The French Book Trade in Enlightenment Europe project uses database technology to map the trade of the Société Typographique de Neuchâtel (STN), a celebrated Swiss publishing house that operated between 1769 and 1794.
As the STN sold the works of other publishers alongside its own editions, their archives can be considered a representative source for studying the history of the book trade and dissemination of ideas in the late Enlightenment.
Using state of the art database, web interface and GIS technology, the project provides a user-friendly resource for use by scholars, teachers and students of French literature and history, book history, the Enlightenment and bibliography more generally.
This resource was publicly launched on 25 June 2012 and is freely available on this website. The drop down ‘Help and Resources’ menu inside the data interface contains a user guide and various other tools to help users orientate themselves (Designer notes, Lists of Abbreviations and Manuscript Sources, Database totals, Visualisations and Videos, Designer Credits etc.). Video instructional and walkthrough materials are also available from the menu at the top-left of this page.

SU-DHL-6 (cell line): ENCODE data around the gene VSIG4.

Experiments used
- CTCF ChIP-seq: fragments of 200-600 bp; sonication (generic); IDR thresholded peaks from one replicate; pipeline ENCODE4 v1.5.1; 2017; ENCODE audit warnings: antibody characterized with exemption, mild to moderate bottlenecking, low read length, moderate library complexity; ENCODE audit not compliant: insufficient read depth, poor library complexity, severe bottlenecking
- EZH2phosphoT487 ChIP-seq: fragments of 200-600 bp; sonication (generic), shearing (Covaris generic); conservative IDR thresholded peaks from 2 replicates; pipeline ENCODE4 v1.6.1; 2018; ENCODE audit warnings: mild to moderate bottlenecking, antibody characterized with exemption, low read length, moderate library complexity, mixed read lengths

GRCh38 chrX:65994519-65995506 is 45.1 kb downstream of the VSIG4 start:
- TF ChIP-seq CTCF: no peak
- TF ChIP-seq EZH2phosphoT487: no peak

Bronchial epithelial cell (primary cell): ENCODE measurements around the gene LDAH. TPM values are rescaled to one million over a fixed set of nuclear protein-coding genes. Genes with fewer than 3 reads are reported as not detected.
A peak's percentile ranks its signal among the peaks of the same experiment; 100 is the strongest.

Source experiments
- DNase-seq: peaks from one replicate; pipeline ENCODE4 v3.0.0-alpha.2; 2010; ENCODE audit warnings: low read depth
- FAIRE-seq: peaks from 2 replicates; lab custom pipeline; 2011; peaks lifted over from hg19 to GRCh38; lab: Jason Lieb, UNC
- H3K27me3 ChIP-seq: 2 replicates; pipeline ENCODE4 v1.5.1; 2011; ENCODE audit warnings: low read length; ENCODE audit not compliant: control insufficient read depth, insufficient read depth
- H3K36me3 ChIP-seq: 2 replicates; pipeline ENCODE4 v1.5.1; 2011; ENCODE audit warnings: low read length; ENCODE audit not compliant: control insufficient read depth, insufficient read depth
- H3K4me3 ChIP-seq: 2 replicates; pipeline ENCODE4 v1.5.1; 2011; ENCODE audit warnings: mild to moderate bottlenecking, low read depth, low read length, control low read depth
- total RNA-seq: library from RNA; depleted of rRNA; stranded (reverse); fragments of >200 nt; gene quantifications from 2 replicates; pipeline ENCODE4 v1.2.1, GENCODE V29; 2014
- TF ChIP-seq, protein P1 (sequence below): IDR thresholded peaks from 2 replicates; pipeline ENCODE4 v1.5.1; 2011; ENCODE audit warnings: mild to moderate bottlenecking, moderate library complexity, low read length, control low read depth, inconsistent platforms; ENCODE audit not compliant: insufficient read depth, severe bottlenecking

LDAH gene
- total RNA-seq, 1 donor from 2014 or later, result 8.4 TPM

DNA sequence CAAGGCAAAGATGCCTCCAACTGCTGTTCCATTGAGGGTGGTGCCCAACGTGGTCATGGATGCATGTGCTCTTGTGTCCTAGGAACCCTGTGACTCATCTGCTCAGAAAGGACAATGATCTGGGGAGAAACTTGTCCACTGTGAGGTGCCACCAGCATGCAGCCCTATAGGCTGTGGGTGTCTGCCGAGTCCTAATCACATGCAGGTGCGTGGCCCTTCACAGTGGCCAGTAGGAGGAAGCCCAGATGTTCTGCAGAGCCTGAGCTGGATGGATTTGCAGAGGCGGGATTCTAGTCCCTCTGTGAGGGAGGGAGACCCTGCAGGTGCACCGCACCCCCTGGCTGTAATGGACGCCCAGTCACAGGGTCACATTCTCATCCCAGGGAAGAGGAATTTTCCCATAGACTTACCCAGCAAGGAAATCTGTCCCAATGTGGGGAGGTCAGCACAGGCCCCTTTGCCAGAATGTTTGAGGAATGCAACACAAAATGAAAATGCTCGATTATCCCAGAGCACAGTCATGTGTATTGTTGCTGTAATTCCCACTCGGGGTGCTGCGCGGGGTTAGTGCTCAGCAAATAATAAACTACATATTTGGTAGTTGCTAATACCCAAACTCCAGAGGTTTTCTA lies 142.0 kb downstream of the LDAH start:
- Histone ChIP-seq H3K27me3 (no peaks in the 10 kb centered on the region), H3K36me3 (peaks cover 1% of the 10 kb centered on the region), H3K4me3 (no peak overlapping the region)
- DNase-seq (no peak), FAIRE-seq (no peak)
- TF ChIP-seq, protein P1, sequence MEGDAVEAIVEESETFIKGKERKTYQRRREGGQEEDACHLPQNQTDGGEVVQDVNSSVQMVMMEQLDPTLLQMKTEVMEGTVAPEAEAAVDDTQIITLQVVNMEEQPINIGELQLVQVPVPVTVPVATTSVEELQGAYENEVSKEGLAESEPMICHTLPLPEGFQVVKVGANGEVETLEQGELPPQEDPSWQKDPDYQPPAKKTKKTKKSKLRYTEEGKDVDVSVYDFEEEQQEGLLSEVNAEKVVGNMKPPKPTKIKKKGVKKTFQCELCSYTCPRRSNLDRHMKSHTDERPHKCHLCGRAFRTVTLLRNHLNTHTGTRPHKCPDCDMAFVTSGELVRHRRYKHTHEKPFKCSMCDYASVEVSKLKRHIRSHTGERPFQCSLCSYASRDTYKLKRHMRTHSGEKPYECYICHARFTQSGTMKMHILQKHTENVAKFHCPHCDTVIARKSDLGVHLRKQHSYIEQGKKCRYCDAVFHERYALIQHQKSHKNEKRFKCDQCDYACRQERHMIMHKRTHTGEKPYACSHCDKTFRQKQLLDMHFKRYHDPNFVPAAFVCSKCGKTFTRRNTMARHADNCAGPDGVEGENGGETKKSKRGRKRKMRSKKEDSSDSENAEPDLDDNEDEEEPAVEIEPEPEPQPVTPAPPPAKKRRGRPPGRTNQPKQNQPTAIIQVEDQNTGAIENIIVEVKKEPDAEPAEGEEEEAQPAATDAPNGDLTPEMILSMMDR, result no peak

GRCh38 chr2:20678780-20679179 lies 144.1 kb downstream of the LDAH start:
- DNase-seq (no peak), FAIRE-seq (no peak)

In addition, this website gives an overview of the project more generally and some of the uses of the database. For more information, click on the links to the left to browse further information, or go to the Site Map to find a particular page directly.
The project was supported by a four-year grant of £355,485 from the British Arts and Humanities Research Council awarded to Professor Simon Burrows (University of Leeds). It was conceived as the first phase of a wider initiative to electronically map various other aspects of the book trade across eighteenth-century Europe and beyond.
As the database structure is ideally constituted for other studies of the production, distribution and dissemination and reception of printed works, there are plans for adapting it for use by other scholars as a platform and portal for further work on the book trade. For latest information on the project and future plans to develop the database into a platform for other researchers, consult the project blog at: frenchbooktrade.wordpress.com.